In a governor’s race looking for candidate differences, it is worth revisiting the melodrama that took place in 2005 in the Senate Health Committee, where DFL Senator Steve Kelley shot down a mercury bill authored by Senator Becky Lourey. Concerned that the much ballyhooed flu shot, which still contains 25 micrograms of mercury, Mercury Free Minnesota—a coalition of over a dozen of Minnesota’s activist environmental and health groups—backed a bill to curtail the use of mercury in vaccines. An assortment of all-unpaid citizen lobbyists, including some parents of vaccine-injured children, sought to educate House and Senate Health Committee members on the issue.
Imagine their surprise when some of the liberal DFL senators—such as Linda Berglin and Steve Kelley, who have a good record on mercury in the environment—had no interest in even meeting with the parents to learn about the basis for their concern. One of the mothers—Stephanie Lee, whose daughter suffered repeated vaccine injuries and died—lives in Sen. Lourey’s district. Lourey listened at length to the tales of tragic vaccine injury, with mercury in the vaccines as a prime suspect. Lourey eventually agreed to author a bill aimed at curtailing the use of mercury in vaccines. Not a complete ban on thimerosal, the deadly mercury-based preservative, the bill required doctors to use a mercury-free version of a vaccine whenever the mercury-free version can be obtained by the doctor’s best efforts.
Minnesota’s autism crisis
On Feb. 1, 2005, Sen. Lourey brought in Professor Boyd Haley, who holds a doctorate in chemistry from the University of Kentucky and is a leading mercury researcher. Prof. Haley, also a prominent mercury toxicity expert, told the panel that “thimerosal is the most toxic substance I’ve ever studied.” He explained how there is a subset of the population that is less able to excrete mercury than normal. Often that inability is genetically based and sometimes mercury excretion is diminished by the presence of lead, aluminum (used in vaccines) and testosterone (found more in boys). Such people are more susceptible to getting Alzheimer’s disease, like the elderly, and autism and other developmental disorders, like children. Minnesota recorded an increase in autism from 297 new cases in 1993 to 5,076 new cases in 2003, a 16-fold increase. The dramatic increase in autism in the U.S. and the 30-fold increase in learning disabilities in the U.S. neatly parallels the ever-increasing list of state-mandated childhood vaccines. The explosion in autism, ADHD and learning disabilities during the 1990s was an American health disaster, one not seen in Europe or elsewhere, pointing suggestively to the U.S. health care system itself, and vaccination-mania in particular, as the principal culprit. The array of children’s developmental and learning disorders presents a human and an educational/budgetary challenge to Minnesota and to every other state. Today, one out of every six children in the U.S. has a developmental disorder or a behavioral problem, according to the Center for Disease Control.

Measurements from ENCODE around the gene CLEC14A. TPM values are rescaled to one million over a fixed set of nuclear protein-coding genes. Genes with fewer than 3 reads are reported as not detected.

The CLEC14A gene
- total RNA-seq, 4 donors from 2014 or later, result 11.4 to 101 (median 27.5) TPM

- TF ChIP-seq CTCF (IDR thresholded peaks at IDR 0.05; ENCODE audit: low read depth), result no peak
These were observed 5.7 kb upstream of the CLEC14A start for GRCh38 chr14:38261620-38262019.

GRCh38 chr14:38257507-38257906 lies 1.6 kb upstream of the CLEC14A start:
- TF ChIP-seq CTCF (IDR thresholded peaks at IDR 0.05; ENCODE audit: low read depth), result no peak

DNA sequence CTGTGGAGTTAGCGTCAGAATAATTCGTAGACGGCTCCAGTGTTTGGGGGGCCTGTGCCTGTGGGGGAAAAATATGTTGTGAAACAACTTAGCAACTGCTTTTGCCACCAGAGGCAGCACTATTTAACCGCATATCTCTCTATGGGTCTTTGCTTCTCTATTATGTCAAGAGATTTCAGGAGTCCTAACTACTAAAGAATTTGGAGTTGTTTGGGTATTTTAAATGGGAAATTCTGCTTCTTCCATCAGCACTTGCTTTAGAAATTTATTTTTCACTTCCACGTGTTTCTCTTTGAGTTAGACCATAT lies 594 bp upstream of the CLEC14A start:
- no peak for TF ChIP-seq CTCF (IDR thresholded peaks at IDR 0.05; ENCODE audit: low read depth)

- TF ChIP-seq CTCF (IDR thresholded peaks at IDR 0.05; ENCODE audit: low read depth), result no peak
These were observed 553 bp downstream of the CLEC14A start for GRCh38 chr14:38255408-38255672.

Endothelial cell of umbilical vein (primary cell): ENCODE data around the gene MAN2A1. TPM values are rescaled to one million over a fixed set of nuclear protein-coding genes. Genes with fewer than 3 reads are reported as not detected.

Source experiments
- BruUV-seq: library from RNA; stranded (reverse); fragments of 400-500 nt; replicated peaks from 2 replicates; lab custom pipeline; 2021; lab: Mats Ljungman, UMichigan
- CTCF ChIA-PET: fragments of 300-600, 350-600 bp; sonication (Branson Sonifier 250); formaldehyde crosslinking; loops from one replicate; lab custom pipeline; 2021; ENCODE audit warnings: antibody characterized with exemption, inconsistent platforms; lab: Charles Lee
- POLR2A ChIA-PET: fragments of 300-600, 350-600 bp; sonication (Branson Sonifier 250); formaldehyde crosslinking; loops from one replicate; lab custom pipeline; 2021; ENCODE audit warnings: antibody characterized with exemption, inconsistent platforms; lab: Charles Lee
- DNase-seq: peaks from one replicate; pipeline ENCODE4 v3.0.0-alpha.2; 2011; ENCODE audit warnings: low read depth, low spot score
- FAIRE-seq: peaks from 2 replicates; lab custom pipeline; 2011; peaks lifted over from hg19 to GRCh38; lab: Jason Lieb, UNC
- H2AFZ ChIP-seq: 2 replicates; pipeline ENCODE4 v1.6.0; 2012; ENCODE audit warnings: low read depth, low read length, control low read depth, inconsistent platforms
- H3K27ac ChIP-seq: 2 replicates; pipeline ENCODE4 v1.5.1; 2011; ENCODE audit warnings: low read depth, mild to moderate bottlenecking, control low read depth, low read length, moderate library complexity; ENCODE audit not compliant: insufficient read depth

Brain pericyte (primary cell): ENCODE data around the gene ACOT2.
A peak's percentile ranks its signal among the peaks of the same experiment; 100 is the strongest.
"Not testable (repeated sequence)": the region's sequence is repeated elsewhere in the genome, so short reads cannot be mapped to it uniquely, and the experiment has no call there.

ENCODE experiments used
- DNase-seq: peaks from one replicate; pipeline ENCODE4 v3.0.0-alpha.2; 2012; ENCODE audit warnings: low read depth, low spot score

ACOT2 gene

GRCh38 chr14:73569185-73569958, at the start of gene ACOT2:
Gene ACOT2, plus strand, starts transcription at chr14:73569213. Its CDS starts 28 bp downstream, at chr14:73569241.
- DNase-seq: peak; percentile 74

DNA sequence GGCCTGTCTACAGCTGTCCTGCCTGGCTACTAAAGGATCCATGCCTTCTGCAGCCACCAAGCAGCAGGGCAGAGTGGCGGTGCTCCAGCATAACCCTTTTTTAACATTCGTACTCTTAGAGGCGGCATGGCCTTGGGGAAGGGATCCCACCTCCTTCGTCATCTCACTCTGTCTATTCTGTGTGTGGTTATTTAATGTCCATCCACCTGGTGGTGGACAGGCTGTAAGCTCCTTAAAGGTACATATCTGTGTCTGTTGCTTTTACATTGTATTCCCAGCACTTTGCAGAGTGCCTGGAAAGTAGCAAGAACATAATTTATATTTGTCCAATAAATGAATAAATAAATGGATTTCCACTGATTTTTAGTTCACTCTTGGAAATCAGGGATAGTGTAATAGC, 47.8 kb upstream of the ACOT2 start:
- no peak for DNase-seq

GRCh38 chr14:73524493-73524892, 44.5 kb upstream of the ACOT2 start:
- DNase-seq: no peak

On March 29, 2005, the senate Health Committee heard further testimony before the vote. Parents of vaccine injured children supported the mercury curbs, invoking the precautionary principle. Gov. Pawlenty’s Department of Health opposed the bill, as it had all along, disputing the science strongly linking vaccine mercury to autism and other neurological and health disorders. They even pooh-poohed concerns about mercury’s effects on pregnant women and the fact that they are pushing the (mercury) flu shot for pregnant women. Once the testimony had been completed, Sen. Kelley, seeing that some of its supporters were out of the room, immediately moved that the bill be “tabled.” His motion prevailed, thus killing the bill for the 2005 session.
In 2006, the bill’s authors, Rep. Laura Brod (R-New Prague) and Sen. Lourey, tried again. Again, Steve Kelley was aloof, refusing to meet with parents and the vaccine injured and other citizen lobbyists. But this year Kelley did not do the dirty work; a Senate Health Committee hearing appeared imminent when the bill was called over to the House Health Committee by Chair Bradley, who also opposed it. It was defeated by a vote on a 8 to 6 margin, with two abstentions.
On the campaign trail, Kelley would rather not bring the mercury issue up. If it is brought up, he will change the subject and move on as quickly as possible. But his performance in the grassroots effort to curtail mercury in vaccines revealed a candidate who is closer to the Pawlenty Health Department big-business orientation than to activists teaching a precautionary principle. While Lourey and Hatch have both shown a willingness to listen and learn about the tragedy of mercury’s adverse impacts on our vulnerable people, Kelley has preferred to remain in lock-step with the medical-pharmaceutical establishment.